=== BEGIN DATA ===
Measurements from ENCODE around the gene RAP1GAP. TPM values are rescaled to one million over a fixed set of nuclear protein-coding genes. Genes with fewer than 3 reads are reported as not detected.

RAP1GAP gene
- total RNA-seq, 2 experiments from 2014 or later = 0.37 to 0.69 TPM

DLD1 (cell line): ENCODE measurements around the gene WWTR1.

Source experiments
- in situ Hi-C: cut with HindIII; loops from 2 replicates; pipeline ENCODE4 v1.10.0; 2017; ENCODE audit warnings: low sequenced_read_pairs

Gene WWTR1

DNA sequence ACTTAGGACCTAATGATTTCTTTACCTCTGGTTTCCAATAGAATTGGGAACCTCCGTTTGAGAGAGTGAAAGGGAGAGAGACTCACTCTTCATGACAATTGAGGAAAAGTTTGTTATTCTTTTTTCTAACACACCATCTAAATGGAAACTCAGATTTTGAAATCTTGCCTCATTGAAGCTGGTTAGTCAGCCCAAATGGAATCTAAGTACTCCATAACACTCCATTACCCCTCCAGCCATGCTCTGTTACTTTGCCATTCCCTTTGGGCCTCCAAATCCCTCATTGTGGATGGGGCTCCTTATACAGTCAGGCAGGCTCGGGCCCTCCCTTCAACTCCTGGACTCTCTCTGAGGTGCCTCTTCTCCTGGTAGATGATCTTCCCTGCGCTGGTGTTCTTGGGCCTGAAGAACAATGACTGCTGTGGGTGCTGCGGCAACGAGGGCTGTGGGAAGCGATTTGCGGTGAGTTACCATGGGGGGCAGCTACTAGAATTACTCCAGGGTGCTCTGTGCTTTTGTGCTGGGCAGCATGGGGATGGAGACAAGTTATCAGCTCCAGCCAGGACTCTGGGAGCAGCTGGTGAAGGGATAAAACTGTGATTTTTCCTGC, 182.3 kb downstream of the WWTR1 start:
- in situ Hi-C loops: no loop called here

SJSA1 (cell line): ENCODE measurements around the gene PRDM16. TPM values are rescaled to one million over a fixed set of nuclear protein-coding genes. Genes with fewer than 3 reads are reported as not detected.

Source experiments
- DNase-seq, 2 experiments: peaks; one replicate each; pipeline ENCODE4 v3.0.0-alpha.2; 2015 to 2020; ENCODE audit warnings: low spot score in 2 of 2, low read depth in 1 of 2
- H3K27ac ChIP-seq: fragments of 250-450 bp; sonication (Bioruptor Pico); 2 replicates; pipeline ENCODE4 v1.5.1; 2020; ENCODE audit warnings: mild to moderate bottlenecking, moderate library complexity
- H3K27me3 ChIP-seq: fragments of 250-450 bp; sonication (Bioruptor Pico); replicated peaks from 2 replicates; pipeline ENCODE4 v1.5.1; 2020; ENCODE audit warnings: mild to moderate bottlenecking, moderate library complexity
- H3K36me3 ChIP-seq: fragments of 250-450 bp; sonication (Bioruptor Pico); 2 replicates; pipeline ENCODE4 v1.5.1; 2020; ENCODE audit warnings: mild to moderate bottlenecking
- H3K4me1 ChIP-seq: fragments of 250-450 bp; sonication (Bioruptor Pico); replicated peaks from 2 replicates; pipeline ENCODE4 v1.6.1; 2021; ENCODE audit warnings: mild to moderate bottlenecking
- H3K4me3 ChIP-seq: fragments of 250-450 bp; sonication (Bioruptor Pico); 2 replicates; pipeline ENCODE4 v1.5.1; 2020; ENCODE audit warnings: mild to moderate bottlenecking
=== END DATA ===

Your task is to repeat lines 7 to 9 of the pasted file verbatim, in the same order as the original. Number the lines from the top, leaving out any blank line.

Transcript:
Gene WWTR1

DNA sequence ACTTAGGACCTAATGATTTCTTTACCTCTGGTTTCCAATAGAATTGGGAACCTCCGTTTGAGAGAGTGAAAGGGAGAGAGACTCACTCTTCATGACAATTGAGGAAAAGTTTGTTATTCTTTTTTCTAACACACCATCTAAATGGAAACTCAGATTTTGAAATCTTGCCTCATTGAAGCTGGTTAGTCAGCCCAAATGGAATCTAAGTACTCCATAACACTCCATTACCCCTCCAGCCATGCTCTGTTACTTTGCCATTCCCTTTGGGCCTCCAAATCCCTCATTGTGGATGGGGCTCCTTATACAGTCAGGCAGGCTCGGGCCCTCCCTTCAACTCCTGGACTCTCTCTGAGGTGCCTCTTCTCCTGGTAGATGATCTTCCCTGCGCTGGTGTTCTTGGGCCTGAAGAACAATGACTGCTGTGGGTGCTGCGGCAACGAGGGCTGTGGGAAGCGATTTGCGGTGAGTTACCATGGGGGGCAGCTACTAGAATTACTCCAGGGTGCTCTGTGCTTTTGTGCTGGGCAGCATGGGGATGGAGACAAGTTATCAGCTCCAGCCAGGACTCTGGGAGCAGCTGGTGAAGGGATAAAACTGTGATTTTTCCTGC, 182.3 kb downstream of the WWTR1 start:
- in situ Hi-C loops: no loop called here